The Place

clayandloadingMy wife, Carol, and I moved close to Pittsboro, NC, in 1983 and bought a charming but dilapidated old farm, at the end of a dirt road, that has served as our home and pottery ever since.  In the last thirty years we’ve raised a family, and renovated the house and farm buildings, which have subsequently suffered severe damage from hurricanes and tornados. Despite all this, our place grows evermore magical.

I continue to make fine pots, while Carol administers the business (for which I’m truly thankful!). We thoroughly enjoy being in North Carolina, love our hometown and all the relationships we’ve built, and value our deep connection to the pottery community and tradition here.

With the help of my wonderful apprentices, I refine local stoneware clays into an attractive, durable clay body. We make a full line of tableware for domestic use, and a range of planters for the garden. I specialize in making very large pots, planters, jars, vases and jugs.

Please browse the rest of our website to learn more about the pottery, and come visit us at one of our Kiln Openings held three times a year.

View information about identifying pots from W.M. Hewitt pottery.


 The Old Kiln

kiln-500-1My 900 cu. ft. kiln is a modification of a 14th century kiln from Northern Thailand, and is similar in firing principle to the Southern groundhog kiln.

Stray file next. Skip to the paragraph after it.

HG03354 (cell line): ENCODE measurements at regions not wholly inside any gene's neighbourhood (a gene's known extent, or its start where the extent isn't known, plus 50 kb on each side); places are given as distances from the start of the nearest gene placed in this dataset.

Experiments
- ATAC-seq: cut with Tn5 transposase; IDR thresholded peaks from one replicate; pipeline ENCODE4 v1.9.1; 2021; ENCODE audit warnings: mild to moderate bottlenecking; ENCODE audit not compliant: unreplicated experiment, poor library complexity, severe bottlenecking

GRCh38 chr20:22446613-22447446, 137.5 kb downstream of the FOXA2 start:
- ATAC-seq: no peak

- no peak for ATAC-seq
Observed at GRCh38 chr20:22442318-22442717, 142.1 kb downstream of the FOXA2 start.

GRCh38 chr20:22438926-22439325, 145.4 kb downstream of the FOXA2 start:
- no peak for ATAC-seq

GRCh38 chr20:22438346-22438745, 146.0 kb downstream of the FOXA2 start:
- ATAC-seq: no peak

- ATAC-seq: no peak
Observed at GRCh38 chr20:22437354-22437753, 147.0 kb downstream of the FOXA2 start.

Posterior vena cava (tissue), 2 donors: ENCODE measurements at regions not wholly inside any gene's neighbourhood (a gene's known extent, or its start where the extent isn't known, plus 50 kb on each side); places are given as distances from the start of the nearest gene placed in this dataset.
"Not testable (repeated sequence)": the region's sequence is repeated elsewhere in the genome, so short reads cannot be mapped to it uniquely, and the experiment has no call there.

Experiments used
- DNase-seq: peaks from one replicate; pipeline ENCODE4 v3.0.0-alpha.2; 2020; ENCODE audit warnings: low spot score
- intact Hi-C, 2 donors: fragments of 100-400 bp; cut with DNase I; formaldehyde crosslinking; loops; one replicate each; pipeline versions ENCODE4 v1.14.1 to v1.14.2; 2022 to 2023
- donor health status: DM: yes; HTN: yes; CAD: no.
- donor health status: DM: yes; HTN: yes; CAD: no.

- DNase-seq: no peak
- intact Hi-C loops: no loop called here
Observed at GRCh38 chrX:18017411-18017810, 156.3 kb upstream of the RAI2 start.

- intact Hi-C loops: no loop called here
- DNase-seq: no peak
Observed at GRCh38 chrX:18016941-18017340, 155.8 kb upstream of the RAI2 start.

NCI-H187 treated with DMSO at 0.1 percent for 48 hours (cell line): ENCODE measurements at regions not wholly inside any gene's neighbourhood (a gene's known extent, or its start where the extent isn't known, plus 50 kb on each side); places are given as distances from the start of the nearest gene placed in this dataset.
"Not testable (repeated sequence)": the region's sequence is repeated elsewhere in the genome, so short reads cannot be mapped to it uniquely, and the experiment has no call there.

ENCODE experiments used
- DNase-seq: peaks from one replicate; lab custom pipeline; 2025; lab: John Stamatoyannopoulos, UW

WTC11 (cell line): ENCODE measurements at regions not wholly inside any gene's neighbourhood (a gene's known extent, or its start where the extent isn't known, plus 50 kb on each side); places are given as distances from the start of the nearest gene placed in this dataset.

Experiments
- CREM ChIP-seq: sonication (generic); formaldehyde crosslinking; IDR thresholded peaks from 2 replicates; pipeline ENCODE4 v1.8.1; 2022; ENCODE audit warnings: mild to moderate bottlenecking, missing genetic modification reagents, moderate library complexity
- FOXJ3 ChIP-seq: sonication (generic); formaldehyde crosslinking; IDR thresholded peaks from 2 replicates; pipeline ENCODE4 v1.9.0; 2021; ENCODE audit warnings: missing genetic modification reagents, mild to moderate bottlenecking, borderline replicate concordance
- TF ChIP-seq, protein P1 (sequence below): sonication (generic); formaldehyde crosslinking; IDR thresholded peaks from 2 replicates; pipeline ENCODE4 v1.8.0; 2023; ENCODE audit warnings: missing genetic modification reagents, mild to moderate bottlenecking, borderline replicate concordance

We fill and fire it three times a year, each firing holds about 2000 pots, big and small. The kiln takes five days to load, three and a half days to fire, and a week to cool.

Unloading is always a thrill!


The Newer Kiln

In the summer of 2007, my former apprentice, Zac Spates, built a second big kiln here, helped by a team that included apprentices Aaron Weaver, Noah Reidel and Joseph Sand, as well as Clark and Caleb Cappola, and Johnno, C. W. Harris, Keith Bartholomew, John Belovics, Susan Cutter and friends, and Tim Taft and students from Guilford College. Thank you all for your hard work, particularly Zac!

It is a three-chambered climbing kiln, based on a Japanese design, and is a modified version of a kiln built by Kevin Crowe, whose kiln is near Charlottesville, VA. Please view some pictures of its construction.

We built the new kiln in order to separate the two Southern pottery traditions, the old one for salt glazes, and the new one for ash glazes. I have wanted to pursue each tradition distinctly ever since co-curating the exhibition, “The Potter’s Eye: Art and Tradition in North Carolina,” at the North Carolina Museum of Art, detailing the history and contemporary manifestations of the regional ceramic heritage. Previously I had been firing both styles of pottery in the old salt glaze kiln, which still produces wonderful pots, but now, with two kilns, I enjoy exploring a larger the palette of colors and decorative techniques.

Learn more about and see photos from the building of the kiln.